Diwali is over, leaving us to now turn our attention to the last festive week of the year, together with Secret Santa and NYE getaways. In some parts of the country, winter is already peeping through the sky and many of us are planning our year-end destinations. However, if you happen to be an adrenaline junkie looking to ditch the beach and up your game this year, this article’s been looking for you.
Here is a quick guide to some of the more daunting winter treks you can sign up for in India.
Where: Ladakh, Jammu & Kashmir
Average temp: – 15 to –35°C
This is by far the toughest winter trail to aim for this December. As the River Zanskar freezes over in the Ladakh valley and temperatures drop below -25 degrees, locals walk on the frozen river to commute. While it may be cakewalk for them, for mountaineers, the Chadar (quilt) Trek is as dangerous as it gets. Shivam Tomar, founder of the a travel company Nomadic Trips, who has successfully completed the trail, says, “The high altitude and the unbearable temperature makes the path even more difficult. You need to have a strong immunity and be medically fit. Don’t attempt this otherwise.”
Snow Leopard Trek
Where: Spiti, Himachal Pradesh
Average temp: – 5 to minus 20°C
Close to 14,000 ft above sea level and with chances of encountering the majestic Snow Leopard… You must have guessed by now that this picturesque trek is not for the faint of heart. As you trace the pug marks of the Big Cat, be prepared to also spot Blue Sheep, Red Foxes, Magpies and Golden Eagles. However, intensive preparation is required to embark on this trail. “Only people who are comfortable waking at least 20-25kms on flat land will be able to successfully complete this trek,” says Tomar, who is planning to go for the same in early 2017.
Stok Kangri Trek
Where: Ladakh, J&K
Average temp: -20 to 10°C
With a distance of 40 km at the height of 20,800 ft, the Stok Kangri Trek is possibly as easy as it gets on this list. If you’re a good walker and not afraid of heights, this can be a fabulous experience. The view you at the end of the trek, overlooking the highest peak in Leh is a postcard frame covered in snow. It is essential to acclimatize for a couple of days once you reach Leh. The trek turns out to be an exploration of sorts as you make your way on fresh snow – slipping and gliding. Make sure you spend some time in the Stok village as your make your touchdown.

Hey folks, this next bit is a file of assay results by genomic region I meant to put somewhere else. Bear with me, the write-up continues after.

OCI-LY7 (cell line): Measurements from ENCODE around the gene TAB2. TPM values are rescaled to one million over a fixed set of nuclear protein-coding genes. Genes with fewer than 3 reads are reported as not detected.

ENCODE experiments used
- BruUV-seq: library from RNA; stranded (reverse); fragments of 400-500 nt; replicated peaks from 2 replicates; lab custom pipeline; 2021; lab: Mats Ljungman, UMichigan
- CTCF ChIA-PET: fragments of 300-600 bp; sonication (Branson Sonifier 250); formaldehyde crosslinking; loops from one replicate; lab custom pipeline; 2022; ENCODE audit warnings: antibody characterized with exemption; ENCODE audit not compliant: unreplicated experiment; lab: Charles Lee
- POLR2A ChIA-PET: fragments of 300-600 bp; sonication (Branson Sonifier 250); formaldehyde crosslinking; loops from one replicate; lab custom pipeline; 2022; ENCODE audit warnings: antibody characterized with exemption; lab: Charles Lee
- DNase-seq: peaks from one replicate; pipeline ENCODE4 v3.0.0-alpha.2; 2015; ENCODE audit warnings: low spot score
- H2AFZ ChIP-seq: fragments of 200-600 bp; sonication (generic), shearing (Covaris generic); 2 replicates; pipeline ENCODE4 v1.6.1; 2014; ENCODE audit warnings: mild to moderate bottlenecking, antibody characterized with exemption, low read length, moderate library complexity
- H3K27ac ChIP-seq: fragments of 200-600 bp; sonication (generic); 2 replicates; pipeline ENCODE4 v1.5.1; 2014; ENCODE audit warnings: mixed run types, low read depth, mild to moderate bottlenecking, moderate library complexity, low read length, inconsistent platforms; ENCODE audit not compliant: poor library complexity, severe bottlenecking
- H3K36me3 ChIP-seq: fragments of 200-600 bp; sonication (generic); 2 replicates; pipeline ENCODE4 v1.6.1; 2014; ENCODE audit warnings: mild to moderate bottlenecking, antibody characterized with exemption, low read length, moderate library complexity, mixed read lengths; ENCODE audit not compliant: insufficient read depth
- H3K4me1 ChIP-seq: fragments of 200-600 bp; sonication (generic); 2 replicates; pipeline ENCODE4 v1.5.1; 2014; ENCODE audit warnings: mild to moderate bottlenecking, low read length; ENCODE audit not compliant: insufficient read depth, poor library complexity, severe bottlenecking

Another takeaway: On a clear day, you can see Kanchenjunga in full glory.
Green Lake Trek
Where: Lachen, Sikkim
Average temp: -5 to 10°C
The Northeast has some of the finest mountain trails in the country and seasoned mountaineers are not unfamiliar with the region’s diverse terrain. The Green Lake trek near Lachen with its breathtaking view of Kanchenjunga may not be as well-known, but getting there can literally prove to be quite breathtaking as well. Be ready to make your way through a dense cover of rhododendrons and blue poppies forest in a moderate-to-steep climb. The trek brings you to the Kanchenjunga base,where you can camp for a day or two.
PS: There’s a huge possibility that you may spot snow leopards. Beware and behold!
You can find out more about the Green Lake trek, including the permissions required, here.
Kalindi Khal Trek
Average temp: Varies from -8 to 5°C, 8-15°C and -10 to 5°C
Embark on a strenuous trek from the banks of the Ganges at Gangotri as you move towards the Gaumukh Glacier via the Himalayan Pass. The path is replete with rocky glaciers and patchy snowfields. “This is one of the toughest ones to pull off. Requires extremely high immunity and ability to walk up inclines,” says Tomar.
Referred to as the Big Daddy of all treks in Garhwal, and covering a total distance of 99 km, the high-altitude route is just the right amount of challenging for trek junkies. Note that it does require some fundamental knowledge of mountaineering, and it goes without saying that you have to be fit.
Here’s a look at a basic itinerary for the Kalindi Khal Trek. Plan your leaves accordingly!